Wetlands are vital to the health of our environment in so many ways. Like kidneys, they absorb, filter and recirculate our water. In addition, they provide critical fish and wildlife habitat to so many of the iconic species we identify with Oregon. In the face of destructive floods, they serve as natural buffers helping to protect our communities. With the heightened awareness around limited water resources, their role in cleaning and recharging our water supply has become even more essential. While these beautiful spaces are found throughout Oregon, wetlands often go unrecognized as the most biologically rich and productive landscapes in our state.
Oregon is host to a remarkable variety of wetlands. From the high desert to the lush, coastal river valleys, these damp landscapes provide the perfect conditions for wildlife to flourish. Whether in the estuaries on the Columbia River where young salmon seek shelter; the marshes of the Klamath and Closed Lakes Basins where migratory birds swoop down for a stopover; or Sauvie Island where sandhill cranes and swans winter; the unique diversity of Oregon’s wetland habitats is echoed in the vast range of species that make them their home.
Wetlands help to slow the flow of water so sediments, pollutants, nutrients and pathogens can settle out of the waterways. These precipitates usually remain in the wetland, allowing the filtered water to enter streams, lakes, rivers, estuaries and groundwater. Often considered nature’s kidneys, many wetland plants, animals and soil organisms will actually consume precipitates, such as nitrogen and phosphorus, in the process of filtration. Thus, while benefiting water quality, wetlands not only capture, but often reclaim the nutrients for better water quality.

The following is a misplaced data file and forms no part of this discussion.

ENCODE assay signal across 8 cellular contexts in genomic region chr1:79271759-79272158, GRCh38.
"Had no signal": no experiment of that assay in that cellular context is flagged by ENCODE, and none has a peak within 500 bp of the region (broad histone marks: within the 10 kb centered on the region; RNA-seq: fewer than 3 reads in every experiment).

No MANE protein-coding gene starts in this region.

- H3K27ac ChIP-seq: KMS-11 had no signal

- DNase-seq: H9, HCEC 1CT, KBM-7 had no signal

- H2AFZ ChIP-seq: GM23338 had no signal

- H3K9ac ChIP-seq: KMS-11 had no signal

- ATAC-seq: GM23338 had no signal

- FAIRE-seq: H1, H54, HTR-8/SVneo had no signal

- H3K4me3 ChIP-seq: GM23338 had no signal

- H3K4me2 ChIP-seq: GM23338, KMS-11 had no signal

Oregon’s 22 major estuaries are ecologically essential for many fish and wildlife species, including salmon, herring, flounder, crabs, oysters, clams, wading birds, ducks, geese, shorebirds and harbor seals. The vibrant coastline we cherish in Oregon owes much to these estuarine habitats that allow for reproduction, rearing, resting and foraging.
Like coral reefs and rainforests, wetlands have a great diversity of life. They’re efficient, natural factories that turn sunlight into biomass at a rapid rate, creating a base for complex food chains and habitats. This abundance of life helps the wetland reduce erosion and feed wildlife.
As “powerhouses” of biological productivity, wetlands provide large volumes of fish, shellfish, peat and other natural products.
Like sponges, wetlands absorb, store and release water. They can slow the flow of water entering a main stream, providing a buffer against storm flooding. During dry periods, water stored in wetlands maintains base streamflow by regulating overall water flows, and releasing water over time to recharge the groundwater system.
The ability of wetlands to store and filter water helps to reduce downstream erosion and sedimentation, protecting both natural and man-made environments. By absorbing the destructive force of waves and currents, the roots of wetland plants stabilize soil to keep it from washing away sensitive coastal and riparian areas.